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Porsche Reportedly Said “No” to Android Auto As Google Asks For Confidential Data, Google Denies It

Now that the 911 Facelift has arrived, there are tons and tons of other features to discuss other than its new turbocharged engines. However, the list of updates doesn’t include Android Auto, with Porsche’s seriously upgraded PCM infotainment system only offering Apple CarPlay.
2017 Porsche 911 1 photo
So why did Porsche say no to Google’s interface? Well, if we are to believe a report coming from Motor Trend, it’s because Android Auto seeks to collect data that the carmaker sees as confidential.

The report explains that this was all part of an agreement Porsche would’ve had to sign in order to introduce Android Auto, but we don’t know if similar terms are used for other carmakers using Google’s tech toys.

We’re talking about most of the parameters that are usually delivered to specialized service units through a vehicle’s OBD port. This means Google reportedly wants to know your throttle position, oil and coolant temperature, engine revs and other such key data.

With Google currently being in the midst of building its own car, albeit an autonomous one, harvesting such information could be crucial for the tech giant. A very good potential answer for which Porsche decided to keep the stuff that makes its cars so special private.

For one thing, the only info required by Apple CarPlay has to do with the vehicle being stationary or on the move.Is this actually true?
Google denies the fact that Android Auto aims to collect specific data such as throttle position or engine revs. Liz Markman, a Google spokesperson for Android Auto, declared that the company ask users whether or not they want to share certain bits of information when their phone is pared to their car for the first time.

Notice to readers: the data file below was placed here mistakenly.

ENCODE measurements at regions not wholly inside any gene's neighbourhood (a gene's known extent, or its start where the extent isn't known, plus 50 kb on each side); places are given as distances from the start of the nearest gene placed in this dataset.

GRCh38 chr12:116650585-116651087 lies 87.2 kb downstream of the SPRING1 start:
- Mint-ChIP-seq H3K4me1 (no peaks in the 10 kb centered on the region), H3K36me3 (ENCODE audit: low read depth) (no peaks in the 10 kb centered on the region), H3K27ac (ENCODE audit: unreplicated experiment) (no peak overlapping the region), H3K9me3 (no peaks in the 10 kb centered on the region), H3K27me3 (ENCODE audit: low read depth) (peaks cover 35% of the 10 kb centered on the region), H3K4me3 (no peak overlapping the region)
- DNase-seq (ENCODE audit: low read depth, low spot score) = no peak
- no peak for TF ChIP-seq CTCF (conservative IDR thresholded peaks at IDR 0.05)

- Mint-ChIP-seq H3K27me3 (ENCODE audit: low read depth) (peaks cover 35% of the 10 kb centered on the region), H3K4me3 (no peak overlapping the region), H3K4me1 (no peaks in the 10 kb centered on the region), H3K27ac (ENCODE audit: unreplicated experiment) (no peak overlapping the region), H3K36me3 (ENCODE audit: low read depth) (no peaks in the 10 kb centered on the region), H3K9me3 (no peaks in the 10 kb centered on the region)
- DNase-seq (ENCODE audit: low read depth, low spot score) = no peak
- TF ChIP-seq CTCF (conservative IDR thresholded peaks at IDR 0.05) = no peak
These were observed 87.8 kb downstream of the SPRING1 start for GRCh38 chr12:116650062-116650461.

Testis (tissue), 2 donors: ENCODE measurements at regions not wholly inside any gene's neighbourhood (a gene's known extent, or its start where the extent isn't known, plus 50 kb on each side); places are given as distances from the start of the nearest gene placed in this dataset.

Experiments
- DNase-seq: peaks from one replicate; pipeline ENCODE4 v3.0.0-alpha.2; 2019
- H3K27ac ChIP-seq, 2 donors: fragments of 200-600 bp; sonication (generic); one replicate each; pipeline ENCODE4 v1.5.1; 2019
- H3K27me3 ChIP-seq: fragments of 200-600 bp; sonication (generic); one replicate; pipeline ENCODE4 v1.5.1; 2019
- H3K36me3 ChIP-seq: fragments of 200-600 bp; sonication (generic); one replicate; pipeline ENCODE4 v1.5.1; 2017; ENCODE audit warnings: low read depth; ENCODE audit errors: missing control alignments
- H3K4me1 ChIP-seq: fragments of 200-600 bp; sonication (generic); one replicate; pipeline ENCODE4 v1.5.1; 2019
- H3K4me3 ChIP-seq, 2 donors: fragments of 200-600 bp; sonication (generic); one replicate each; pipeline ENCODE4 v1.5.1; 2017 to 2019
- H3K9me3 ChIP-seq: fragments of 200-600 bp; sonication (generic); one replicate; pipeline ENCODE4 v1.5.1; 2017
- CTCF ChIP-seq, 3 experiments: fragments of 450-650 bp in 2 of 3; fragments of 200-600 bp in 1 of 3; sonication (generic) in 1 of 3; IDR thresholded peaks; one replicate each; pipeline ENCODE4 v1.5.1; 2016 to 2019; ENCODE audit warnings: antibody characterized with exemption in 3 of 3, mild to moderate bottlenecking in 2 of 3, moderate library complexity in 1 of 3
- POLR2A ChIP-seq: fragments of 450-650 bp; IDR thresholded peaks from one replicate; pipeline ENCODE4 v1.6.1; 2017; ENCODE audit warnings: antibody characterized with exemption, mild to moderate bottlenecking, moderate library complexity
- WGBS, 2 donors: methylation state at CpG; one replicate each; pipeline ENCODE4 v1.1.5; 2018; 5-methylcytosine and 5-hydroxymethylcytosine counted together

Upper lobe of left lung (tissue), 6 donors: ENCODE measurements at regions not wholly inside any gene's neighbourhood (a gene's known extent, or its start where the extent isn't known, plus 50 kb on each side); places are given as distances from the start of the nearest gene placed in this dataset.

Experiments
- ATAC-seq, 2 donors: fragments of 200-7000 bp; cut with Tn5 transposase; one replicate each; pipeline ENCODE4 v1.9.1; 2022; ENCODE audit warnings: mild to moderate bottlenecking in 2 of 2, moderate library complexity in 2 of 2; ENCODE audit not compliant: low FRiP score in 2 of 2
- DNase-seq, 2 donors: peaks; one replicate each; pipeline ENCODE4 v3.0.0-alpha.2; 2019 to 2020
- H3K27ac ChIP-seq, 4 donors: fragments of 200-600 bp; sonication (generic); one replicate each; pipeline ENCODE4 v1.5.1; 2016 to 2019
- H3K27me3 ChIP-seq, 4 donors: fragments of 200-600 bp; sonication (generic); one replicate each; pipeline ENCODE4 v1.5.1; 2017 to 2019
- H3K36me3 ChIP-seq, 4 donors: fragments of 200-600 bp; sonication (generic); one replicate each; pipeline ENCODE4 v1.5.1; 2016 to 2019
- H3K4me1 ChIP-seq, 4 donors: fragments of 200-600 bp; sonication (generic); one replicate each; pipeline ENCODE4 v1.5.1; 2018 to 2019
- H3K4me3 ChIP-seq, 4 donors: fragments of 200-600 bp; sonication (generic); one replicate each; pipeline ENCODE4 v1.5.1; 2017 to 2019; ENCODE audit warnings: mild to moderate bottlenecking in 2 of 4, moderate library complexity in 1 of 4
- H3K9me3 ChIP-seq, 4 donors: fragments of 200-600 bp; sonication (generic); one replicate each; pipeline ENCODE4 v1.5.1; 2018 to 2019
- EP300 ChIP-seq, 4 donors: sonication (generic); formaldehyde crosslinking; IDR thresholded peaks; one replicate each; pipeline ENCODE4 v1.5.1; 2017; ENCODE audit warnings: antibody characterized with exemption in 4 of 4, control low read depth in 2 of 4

She explained a part of the information, such as restricting typing while on the move, is used to increase driving safety and “optimize the app’s user experience”.

For the record, Porsche and Google continue to work together in the navigation field, with Zuffenhausen’s machines using Google Earth and Google Streetview.

We have to take into account the fact that the report comes from Jonny Lieberman, an editor who has provided industry insights on many occasions. Some of his reports turned out to be valuable scoops, while others were mere smoke and mirror material.

Perhaps the most relevant question here is why so many other carmakers (there’s over 35 of them) have accepted Google's terms. The list includes names such as Ferrari and, more importantly, VW and Audi.

Then again, this wouldn’t exactly be the first time when Porsche and VW have opposing views. If the report turns out to be true, it also wouldn't be the first time when Google has privacy-related issues.

We’ll return with more details on the matter as soon as we get our hands on them.

 
 
 
 
 

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